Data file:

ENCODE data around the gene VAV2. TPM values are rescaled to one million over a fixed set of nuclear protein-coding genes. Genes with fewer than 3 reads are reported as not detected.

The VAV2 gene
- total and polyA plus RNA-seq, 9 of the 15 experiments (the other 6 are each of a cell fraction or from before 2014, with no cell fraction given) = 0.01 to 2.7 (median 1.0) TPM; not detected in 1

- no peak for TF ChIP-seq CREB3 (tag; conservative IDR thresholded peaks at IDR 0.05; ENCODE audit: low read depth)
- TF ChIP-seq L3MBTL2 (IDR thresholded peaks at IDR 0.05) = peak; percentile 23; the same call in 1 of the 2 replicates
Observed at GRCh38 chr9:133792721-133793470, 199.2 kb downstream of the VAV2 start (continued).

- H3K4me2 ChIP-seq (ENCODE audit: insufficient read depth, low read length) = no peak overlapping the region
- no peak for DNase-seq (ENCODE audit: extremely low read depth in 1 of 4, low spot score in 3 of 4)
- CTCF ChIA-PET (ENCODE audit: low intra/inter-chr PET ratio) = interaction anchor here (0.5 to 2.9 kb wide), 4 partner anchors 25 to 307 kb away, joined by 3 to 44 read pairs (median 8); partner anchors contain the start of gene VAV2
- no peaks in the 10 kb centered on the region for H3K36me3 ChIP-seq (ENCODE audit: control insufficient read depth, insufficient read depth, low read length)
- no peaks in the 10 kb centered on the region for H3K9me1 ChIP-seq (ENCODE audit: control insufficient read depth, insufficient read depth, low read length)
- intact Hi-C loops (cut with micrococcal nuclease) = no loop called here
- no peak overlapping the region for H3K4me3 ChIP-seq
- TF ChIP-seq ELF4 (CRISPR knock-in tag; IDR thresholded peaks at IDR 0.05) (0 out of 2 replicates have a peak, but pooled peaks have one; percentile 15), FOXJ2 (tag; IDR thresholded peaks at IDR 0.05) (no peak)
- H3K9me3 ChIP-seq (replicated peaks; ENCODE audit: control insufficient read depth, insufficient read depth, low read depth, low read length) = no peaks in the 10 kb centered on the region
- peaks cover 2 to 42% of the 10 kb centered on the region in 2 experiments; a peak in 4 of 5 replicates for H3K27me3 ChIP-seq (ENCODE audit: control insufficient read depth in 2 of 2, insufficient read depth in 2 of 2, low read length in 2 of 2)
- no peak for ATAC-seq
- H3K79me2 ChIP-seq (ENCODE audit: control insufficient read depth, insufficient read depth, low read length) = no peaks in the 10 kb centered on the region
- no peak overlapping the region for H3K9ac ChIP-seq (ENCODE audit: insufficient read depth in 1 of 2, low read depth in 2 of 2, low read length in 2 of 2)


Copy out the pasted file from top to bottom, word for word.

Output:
ENCODE data around the gene VAV2. TPM values are rescaled to one million over a fixed set of nuclear protein-coding genes. Genes with fewer than 3 reads are reported as not detected.

The VAV2 gene
- total and polyA plus RNA-seq, 9 of the 15 experiments (the other 6 are each of a cell fraction or from before 2014, with no cell fraction given) = 0.01 to 2.7 (median 1.0) TPM; not detected in 1

- no peak for TF ChIP-seq CREB3 (tag; conservative IDR thresholded peaks at IDR 0.05; ENCODE audit: low read depth)
- TF ChIP-seq L3MBTL2 (IDR thresholded peaks at IDR 0.05) = peak; percentile 23; the same call in 1 of the 2 replicates
Observed at GRCh38 chr9:133792721-133793470, 199.2 kb downstream of the VAV2 start (continued).

- H3K4me2 ChIP-seq (ENCODE audit: insufficient read depth, low read length) = no peak overlapping the region
- no peak for DNase-seq (ENCODE audit: extremely low read depth in 1 of 4, low spot score in 3 of 4)
- CTCF ChIA-PET (ENCODE audit: low intra/inter-chr PET ratio) = interaction anchor here (0.5 to 2.9 kb wide), 4 partner anchors 25 to 307 kb away, joined by 3 to 44 read pairs (median 8); partner anchors contain the start of gene VAV2
- no peaks in the 10 kb centered on the region for H3K36me3 ChIP-seq (ENCODE audit: control insufficient read depth, insufficient read depth, low read length)
- no peaks in the 10 kb centered on the region for H3K9me1 ChIP-seq (ENCODE audit: control insufficient read depth, insufficient read depth, low read length)
- intact Hi-C loops (cut with micrococcal nuclease) = no loop called here
- no peak overlapping the region for H3K4me3 ChIP-seq
- TF ChIP-seq ELF4 (CRISPR knock-in tag; IDR thresholded peaks at IDR 0.05) (0 out of 2 replicates have a peak, but pooled peaks have one; percentile 15), FOXJ2 (tag; IDR thresholded peaks at IDR 0.05) (no peak)
- H3K9me3 ChIP-seq (replicated peaks; ENCODE audit: control insufficient read depth, insufficient read depth, low read depth, low read length) = no peaks in the 10 kb centered on the region
- peaks cover 2 to 42% of the 10 kb centered on the region in 2 experiments; a peak in 4 of 5 replicates for H3K27me3 ChIP-seq (ENCODE audit: control insufficient read depth in 2 of 2, insufficient read depth in 2 of 2, low read length in 2 of 2)
- no peak for ATAC-seq
- H3K79me2 ChIP-seq (ENCODE audit: control insufficient read depth, insufficient read depth, low read length) = no peaks in the 10 kb centered on the region
- no peak overlapping the region for H3K9ac ChIP-seq (ENCODE audit: insufficient read depth in 1 of 2, low read depth in 2 of 2, low read length in 2 of 2)